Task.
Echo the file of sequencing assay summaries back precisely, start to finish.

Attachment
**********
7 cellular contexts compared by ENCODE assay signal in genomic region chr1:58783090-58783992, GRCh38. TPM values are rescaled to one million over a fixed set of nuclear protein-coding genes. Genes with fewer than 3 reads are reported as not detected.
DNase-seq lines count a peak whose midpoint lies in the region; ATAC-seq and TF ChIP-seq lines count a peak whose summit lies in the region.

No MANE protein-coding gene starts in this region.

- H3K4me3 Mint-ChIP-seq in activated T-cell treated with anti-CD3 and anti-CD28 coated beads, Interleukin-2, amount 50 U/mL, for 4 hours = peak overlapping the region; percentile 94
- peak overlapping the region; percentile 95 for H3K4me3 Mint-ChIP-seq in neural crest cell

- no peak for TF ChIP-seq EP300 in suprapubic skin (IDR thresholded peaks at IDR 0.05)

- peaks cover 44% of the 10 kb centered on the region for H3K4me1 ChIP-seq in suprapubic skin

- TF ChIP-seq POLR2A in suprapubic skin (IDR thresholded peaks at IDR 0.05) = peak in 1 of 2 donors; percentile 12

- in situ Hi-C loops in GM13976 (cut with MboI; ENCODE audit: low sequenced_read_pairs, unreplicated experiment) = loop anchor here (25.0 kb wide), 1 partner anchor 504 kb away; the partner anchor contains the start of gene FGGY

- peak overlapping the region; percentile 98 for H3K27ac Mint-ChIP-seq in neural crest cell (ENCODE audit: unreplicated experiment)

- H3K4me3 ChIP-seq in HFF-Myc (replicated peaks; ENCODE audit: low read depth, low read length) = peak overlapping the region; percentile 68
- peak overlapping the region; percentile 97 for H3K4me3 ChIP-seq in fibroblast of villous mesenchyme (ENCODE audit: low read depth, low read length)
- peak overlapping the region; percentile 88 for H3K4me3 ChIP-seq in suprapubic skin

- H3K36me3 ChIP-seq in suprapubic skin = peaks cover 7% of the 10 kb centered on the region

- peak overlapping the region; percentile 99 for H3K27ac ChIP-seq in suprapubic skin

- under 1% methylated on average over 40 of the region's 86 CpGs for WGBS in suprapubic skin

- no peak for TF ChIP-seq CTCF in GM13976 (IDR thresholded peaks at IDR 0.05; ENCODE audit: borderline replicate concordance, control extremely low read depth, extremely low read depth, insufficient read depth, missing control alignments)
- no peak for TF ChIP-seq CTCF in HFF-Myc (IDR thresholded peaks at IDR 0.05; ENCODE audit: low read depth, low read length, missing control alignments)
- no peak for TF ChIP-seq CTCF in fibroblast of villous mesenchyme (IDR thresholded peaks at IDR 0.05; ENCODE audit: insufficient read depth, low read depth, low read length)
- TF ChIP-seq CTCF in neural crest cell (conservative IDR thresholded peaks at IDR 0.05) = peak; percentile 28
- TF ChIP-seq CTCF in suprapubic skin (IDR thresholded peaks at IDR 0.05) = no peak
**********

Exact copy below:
7 cellular contexts compared by ENCODE assay signal in genomic region chr1:58783090-58783992, GRCh38. TPM values are rescaled to one million over a fixed set of nuclear protein-coding genes. Genes with fewer than 3 reads are reported as not detected.
DNase-seq lines count a peak whose midpoint lies in the region; ATAC-seq and TF ChIP-seq lines count a peak whose summit lies in the region.

No MANE protein-coding gene starts in this region.

- H3K4me3 Mint-ChIP-seq in activated T-cell treated with anti-CD3 and anti-CD28 coated beads, Interleukin-2, amount 50 U/mL, for 4 hours = peak overlapping the region; percentile 94
- peak overlapping the region; percentile 95 for H3K4me3 Mint-ChIP-seq in neural crest cell

- no peak for TF ChIP-seq EP300 in suprapubic skin (IDR thresholded peaks at IDR 0.05)

- peaks cover 44% of the 10 kb centered on the region for H3K4me1 ChIP-seq in suprapubic skin

- TF ChIP-seq POLR2A in suprapubic skin (IDR thresholded peaks at IDR 0.05) = peak in 1 of 2 donors; percentile 12

- in situ Hi-C loops in GM13976 (cut with MboI; ENCODE audit: low sequenced_read_pairs, unreplicated experiment) = loop anchor here (25.0 kb wide), 1 partner anchor 504 kb away; the partner anchor contains the start of gene FGGY

- peak overlapping the region; percentile 98 for H3K27ac Mint-ChIP-seq in neural crest cell (ENCODE audit: unreplicated experiment)

- H3K4me3 ChIP-seq in HFF-Myc (replicated peaks; ENCODE audit: low read depth, low read length) = peak overlapping the region; percentile 68
- peak overlapping the region; percentile 97 for H3K4me3 ChIP-seq in fibroblast of villous mesenchyme (ENCODE audit: low read depth, low read length)
- peak overlapping the region; percentile 88 for H3K4me3 ChIP-seq in suprapubic skin

- H3K36me3 ChIP-seq in suprapubic skin = peaks cover 7% of the 10 kb centered on the region

- peak overlapping the region; percentile 99 for H3K27ac ChIP-seq in suprapubic skin

- under 1% methylated on average over 40 of the region's 86 CpGs for WGBS in suprapubic skin

- no peak for TF ChIP-seq CTCF in GM13976 (IDR thresholded peaks at IDR 0.05; ENCODE audit: borderline replicate concordance, control extremely low read depth, extremely low read depth, insufficient read depth, missing control alignments)
- no peak for TF ChIP-seq CTCF in HFF-Myc (IDR thresholded peaks at IDR 0.05; ENCODE audit: low read depth, low read length, missing control alignments)
- no peak for TF ChIP-seq CTCF in fibroblast of villous mesenchyme (IDR thresholded peaks at IDR 0.05; ENCODE audit: insufficient read depth, low read depth, low read length)
- TF ChIP-seq CTCF in neural crest cell (conservative IDR thresholded peaks at IDR 0.05) = peak; percentile 28
- TF ChIP-seq CTCF in suprapubic skin (IDR thresholded peaks at IDR 0.05) = no peak